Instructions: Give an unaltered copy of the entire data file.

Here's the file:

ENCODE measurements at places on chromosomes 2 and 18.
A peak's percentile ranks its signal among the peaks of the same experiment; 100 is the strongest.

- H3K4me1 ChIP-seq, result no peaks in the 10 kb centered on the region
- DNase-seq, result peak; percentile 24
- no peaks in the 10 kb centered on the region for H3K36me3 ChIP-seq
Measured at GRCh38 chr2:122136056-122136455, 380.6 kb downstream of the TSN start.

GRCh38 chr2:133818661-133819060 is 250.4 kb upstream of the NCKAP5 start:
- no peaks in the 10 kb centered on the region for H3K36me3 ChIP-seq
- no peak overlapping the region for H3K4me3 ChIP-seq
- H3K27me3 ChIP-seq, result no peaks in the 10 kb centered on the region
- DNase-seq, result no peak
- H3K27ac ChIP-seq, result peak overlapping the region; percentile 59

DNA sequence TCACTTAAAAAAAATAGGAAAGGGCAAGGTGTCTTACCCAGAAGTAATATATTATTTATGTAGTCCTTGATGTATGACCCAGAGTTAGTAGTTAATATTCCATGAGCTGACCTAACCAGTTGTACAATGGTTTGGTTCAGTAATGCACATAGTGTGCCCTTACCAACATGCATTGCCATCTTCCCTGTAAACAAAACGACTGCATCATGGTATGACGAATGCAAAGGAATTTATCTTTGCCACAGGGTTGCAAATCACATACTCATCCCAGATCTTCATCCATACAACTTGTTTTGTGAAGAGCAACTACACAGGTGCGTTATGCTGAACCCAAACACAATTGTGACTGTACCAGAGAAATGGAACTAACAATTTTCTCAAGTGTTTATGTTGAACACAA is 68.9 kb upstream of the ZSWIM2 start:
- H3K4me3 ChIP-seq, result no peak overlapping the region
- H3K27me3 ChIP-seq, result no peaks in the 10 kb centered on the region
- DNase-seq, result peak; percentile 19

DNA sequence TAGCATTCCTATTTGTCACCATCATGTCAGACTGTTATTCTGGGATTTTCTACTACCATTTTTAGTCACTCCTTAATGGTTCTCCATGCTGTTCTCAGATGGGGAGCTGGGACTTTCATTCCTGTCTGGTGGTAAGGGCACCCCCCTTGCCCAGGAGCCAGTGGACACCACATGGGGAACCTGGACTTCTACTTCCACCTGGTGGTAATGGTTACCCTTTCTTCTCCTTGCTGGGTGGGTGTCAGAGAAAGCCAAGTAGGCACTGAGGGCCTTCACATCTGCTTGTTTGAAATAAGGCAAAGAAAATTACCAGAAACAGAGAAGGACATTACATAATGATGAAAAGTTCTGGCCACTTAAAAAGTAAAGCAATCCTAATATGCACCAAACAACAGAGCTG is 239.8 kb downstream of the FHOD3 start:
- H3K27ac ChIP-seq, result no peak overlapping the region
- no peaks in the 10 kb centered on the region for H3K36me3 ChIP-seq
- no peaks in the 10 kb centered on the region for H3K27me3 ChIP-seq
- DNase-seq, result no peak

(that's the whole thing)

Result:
ENCODE measurements at places on chromosomes 2 and 18.
A peak's percentile ranks its signal among the peaks of the same experiment; 100 is the strongest.

- H3K4me1 ChIP-seq, result no peaks in the 10 kb centered on the region
- DNase-seq, result peak; percentile 24
- no peaks in the 10 kb centered on the region for H3K36me3 ChIP-seq
Measured at GRCh38 chr2:122136056-122136455, 380.6 kb downstream of the TSN start.

GRCh38 chr2:133818661-133819060 is 250.4 kb upstream of the NCKAP5 start:
- no peaks in the 10 kb centered on the region for H3K36me3 ChIP-seq
- no peak overlapping the region for H3K4me3 ChIP-seq
- H3K27me3 ChIP-seq, result no peaks in the 10 kb centered on the region
- DNase-seq, result no peak
- H3K27ac ChIP-seq, result peak overlapping the region; percentile 59

DNA sequence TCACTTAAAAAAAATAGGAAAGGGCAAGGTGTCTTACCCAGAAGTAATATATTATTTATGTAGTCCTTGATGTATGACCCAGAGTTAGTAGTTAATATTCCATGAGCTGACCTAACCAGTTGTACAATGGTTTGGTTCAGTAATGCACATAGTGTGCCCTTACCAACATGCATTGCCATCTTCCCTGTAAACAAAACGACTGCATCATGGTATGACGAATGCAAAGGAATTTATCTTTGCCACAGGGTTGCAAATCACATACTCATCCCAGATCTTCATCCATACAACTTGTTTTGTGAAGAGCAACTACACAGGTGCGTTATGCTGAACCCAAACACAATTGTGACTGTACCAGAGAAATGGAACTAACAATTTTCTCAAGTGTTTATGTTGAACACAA is 68.9 kb upstream of the ZSWIM2 start:
- H3K4me3 ChIP-seq, result no peak overlapping the region
- H3K27me3 ChIP-seq, result no peaks in the 10 kb centered on the region
- DNase-seq, result peak; percentile 19

DNA sequence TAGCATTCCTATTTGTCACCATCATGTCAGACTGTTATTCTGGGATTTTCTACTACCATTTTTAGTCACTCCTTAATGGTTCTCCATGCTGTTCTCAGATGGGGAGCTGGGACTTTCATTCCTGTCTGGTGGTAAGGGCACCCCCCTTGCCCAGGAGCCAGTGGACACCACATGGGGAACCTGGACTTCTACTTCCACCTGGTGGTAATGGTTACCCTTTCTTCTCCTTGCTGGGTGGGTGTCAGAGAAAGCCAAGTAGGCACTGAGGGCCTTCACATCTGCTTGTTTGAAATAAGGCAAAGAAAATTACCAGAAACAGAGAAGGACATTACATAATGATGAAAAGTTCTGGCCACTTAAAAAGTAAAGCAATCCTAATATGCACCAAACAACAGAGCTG is 239.8 kb downstream of the FHOD3 start:
- H3K27ac ChIP-seq, result no peak overlapping the region
- no peaks in the 10 kb centered on the region for H3K36me3 ChIP-seq
- no peaks in the 10 kb centered on the region for H3K27me3 ChIP-seq
- DNase-seq, result no peak